“It’s a real problem for Native students to access education because of the expense,” says Charleyboy. By enabling this policy, York would be helping educate a population that usually can’t afford it. “This would be a real bridge to our friends in the United States,” she says.
In Canada, only the University of Guelph honours the Jay Treaty, offering tuition for US-based Native students at local rates, says Charleyboy. “We want York to do this,” she says. Recognizing the treaty would allow York to penetrate the American market faster and make it the leading Canadian university recruiter of Aboriginal students south of the border.
That could mean annual trips to the Gathering of Nations. Meanwhile, Leaman and Charleyboy spend eight months on the road going to powwows, visiting high schools in cities – especially Toronto – and remote northern communities to encourage Aboriginal students to go on to university. At York, there are 400 Aboriginal students who have self-identified and probably many more. Charleyboy aims to boost that number to 1,000.
There’s a lot of work to do. Ontario aims to boost general enrolment in postsecondary schools to 70 per cent. Currently 32 per cent of non-Aboriginals have bachelor degrees compared to nine per cent of Aboriginals. “That’s a huge gap,” says Leaman.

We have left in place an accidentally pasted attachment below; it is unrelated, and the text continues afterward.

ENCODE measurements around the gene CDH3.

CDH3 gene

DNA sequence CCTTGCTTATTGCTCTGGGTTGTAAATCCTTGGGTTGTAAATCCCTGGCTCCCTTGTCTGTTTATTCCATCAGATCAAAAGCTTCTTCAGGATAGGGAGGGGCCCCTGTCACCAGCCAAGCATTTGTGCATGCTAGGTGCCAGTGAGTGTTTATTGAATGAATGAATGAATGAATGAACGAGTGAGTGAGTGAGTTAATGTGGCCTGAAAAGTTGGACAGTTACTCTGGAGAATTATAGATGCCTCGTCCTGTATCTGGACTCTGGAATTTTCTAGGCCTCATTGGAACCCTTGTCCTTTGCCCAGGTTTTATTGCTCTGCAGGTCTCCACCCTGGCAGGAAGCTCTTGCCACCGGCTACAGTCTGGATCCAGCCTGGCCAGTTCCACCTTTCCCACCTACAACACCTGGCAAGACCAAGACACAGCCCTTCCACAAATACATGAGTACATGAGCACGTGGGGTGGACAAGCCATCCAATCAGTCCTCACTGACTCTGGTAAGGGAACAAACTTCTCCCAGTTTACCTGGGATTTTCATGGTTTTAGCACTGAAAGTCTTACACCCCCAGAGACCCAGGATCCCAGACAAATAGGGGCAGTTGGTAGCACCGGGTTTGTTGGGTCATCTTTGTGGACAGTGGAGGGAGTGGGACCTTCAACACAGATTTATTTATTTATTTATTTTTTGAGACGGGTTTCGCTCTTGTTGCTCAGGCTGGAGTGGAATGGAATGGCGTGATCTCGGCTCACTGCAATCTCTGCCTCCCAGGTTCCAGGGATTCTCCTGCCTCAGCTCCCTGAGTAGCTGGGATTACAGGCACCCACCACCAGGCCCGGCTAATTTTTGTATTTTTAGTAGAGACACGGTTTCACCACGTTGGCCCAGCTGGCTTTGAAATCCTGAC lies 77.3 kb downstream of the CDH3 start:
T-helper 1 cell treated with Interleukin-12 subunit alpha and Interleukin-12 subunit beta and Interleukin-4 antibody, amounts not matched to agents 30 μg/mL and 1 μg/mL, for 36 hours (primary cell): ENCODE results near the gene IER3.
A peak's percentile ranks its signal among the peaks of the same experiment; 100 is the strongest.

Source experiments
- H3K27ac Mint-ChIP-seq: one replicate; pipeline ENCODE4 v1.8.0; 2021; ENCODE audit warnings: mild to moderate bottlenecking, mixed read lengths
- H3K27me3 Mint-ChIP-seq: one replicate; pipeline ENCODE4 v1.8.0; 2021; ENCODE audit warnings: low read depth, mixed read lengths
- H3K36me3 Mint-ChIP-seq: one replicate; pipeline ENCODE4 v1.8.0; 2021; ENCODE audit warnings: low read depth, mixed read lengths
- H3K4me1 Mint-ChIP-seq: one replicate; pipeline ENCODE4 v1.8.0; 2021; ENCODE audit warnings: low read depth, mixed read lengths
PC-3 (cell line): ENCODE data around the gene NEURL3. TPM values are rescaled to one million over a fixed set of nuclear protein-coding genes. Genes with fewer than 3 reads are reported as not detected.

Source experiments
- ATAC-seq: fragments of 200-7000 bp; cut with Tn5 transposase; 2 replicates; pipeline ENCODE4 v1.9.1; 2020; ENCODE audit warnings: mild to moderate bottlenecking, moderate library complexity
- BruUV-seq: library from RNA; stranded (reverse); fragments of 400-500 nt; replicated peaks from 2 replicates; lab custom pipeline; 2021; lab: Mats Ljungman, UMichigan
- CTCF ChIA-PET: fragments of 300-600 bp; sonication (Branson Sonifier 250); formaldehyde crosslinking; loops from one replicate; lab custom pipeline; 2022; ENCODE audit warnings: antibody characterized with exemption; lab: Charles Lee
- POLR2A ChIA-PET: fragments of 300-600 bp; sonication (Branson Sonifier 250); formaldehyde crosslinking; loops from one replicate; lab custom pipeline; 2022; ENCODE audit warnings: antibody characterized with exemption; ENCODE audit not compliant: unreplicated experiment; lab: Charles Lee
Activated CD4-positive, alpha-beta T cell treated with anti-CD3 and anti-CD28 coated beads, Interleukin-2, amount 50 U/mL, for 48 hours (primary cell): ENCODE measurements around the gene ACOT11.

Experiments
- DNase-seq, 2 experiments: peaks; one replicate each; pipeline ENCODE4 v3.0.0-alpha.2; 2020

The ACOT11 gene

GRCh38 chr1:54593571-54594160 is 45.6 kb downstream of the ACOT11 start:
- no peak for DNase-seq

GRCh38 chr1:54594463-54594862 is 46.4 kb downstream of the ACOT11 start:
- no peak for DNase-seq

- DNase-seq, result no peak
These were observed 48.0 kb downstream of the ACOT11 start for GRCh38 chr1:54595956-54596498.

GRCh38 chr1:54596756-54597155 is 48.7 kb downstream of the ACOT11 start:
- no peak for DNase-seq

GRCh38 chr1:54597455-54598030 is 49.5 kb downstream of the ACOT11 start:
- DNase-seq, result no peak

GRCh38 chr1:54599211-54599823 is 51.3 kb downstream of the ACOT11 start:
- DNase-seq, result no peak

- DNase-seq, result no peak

“Our goal is to make York a school of destination for Toronto Aboriginal students,” says Leaman. York has a transition program and many services geared to Aboriginal student success. “We have an accessible path.”
Right: Saskatchewan singer Jacob Pratt. Photo from www.jacobpratt.ca
Leaman is doing something else to encourage Aboriginal students to enroll in college and university. He and former Trent colleague Adam Hopkins have designed a new website for the Aboriginal Postsecondary Information Program (APSIP), a repository of admissions information at 25 postsecondary schools from Quebec to Manitoba, but mostly in Ontario, which has the biggest Aboriginal population in Canada. Leaman, who holds bachelor and master’s degrees in business administration and industrial relations, drafted the governance policies for the website, which could go live by June.
For APSIP, Leaman has travelled this vast region with a team of other Aboriginal student recruiters from other postsecondary schools talking to 5,000-7,000 high-school students a year. “With the website, I hope we can reach more students in difficult-to-reach areas.”
In April, he and Hopkins talked about the community-based team approach to postsecondary recruitment of Aboriginal students, at the Strategic Enrolment Marketing & Management Forum. Rather than competing with each other, recruiters from different institutions work together. “We’re trying to find the school that is the best fit for the Aboriginal student. That’s why we go out as a team. We tell them how we got into university, how we all suffer from the residential-schools effect. A lot of us are first-generation graduates. We tell them, this is what I needed. Institutions offer different services.”
Given how few Aboriginal students pursue a postsecondary education, “it’s not whether you need to go to York or somewhere else, it’s that you just need to go.”
By Martha Tancock, YFile contributor